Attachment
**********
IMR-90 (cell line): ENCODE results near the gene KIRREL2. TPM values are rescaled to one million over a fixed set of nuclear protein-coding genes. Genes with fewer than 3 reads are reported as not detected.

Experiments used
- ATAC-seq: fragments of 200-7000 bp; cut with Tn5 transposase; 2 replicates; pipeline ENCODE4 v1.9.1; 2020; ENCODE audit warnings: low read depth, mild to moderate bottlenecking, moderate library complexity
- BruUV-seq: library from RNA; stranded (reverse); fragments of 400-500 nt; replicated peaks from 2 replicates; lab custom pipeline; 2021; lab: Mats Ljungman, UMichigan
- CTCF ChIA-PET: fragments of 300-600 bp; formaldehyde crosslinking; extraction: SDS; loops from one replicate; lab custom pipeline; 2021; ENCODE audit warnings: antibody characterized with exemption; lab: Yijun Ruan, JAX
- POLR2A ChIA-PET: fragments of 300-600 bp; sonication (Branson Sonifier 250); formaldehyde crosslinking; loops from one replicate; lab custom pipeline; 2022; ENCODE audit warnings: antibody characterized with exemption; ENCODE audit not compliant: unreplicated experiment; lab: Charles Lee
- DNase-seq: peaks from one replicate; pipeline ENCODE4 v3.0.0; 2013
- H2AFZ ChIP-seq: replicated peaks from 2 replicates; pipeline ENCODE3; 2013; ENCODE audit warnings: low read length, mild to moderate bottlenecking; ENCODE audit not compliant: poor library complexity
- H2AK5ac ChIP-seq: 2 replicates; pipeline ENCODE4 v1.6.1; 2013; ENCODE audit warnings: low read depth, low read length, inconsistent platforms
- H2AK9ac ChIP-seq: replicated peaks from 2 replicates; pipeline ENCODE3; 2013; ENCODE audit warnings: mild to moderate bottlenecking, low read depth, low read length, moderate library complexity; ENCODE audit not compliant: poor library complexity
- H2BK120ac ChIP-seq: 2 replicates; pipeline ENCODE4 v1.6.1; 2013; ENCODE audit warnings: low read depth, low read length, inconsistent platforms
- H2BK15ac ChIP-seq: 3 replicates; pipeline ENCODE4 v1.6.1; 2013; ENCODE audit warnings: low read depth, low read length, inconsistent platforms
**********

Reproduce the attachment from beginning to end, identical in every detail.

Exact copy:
IMR-90 (cell line): ENCODE results near the gene KIRREL2. TPM values are rescaled to one million over a fixed set of nuclear protein-coding genes. Genes with fewer than 3 reads are reported as not detected.

Experiments used
- ATAC-seq: fragments of 200-7000 bp; cut with Tn5 transposase; 2 replicates; pipeline ENCODE4 v1.9.1; 2020; ENCODE audit warnings: low read depth, mild to moderate bottlenecking, moderate library complexity
- BruUV-seq: library from RNA; stranded (reverse); fragments of 400-500 nt; replicated peaks from 2 replicates; lab custom pipeline; 2021; lab: Mats Ljungman, UMichigan
- CTCF ChIA-PET: fragments of 300-600 bp; formaldehyde crosslinking; extraction: SDS; loops from one replicate; lab custom pipeline; 2021; ENCODE audit warnings: antibody characterized with exemption; lab: Yijun Ruan, JAX
- POLR2A ChIA-PET: fragments of 300-600 bp; sonication (Branson Sonifier 250); formaldehyde crosslinking; loops from one replicate; lab custom pipeline; 2022; ENCODE audit warnings: antibody characterized with exemption; ENCODE audit not compliant: unreplicated experiment; lab: Charles Lee
- DNase-seq: peaks from one replicate; pipeline ENCODE4 v3.0.0; 2013
- H2AFZ ChIP-seq: replicated peaks from 2 replicates; pipeline ENCODE3; 2013; ENCODE audit warnings: low read length, mild to moderate bottlenecking; ENCODE audit not compliant: poor library complexity
- H2AK5ac ChIP-seq: 2 replicates; pipeline ENCODE4 v1.6.1; 2013; ENCODE audit warnings: low read depth, low read length, inconsistent platforms
- H2AK9ac ChIP-seq: replicated peaks from 2 replicates; pipeline ENCODE3; 2013; ENCODE audit warnings: mild to moderate bottlenecking, low read depth, low read length, moderate library complexity; ENCODE audit not compliant: poor library complexity
- H2BK120ac ChIP-seq: 2 replicates; pipeline ENCODE4 v1.6.1; 2013; ENCODE audit warnings: low read depth, low read length, inconsistent platforms
- H2BK15ac ChIP-seq: 3 replicates; pipeline ENCODE4 v1.6.1; 2013; ENCODE audit warnings: low read depth, low read length, inconsistent platforms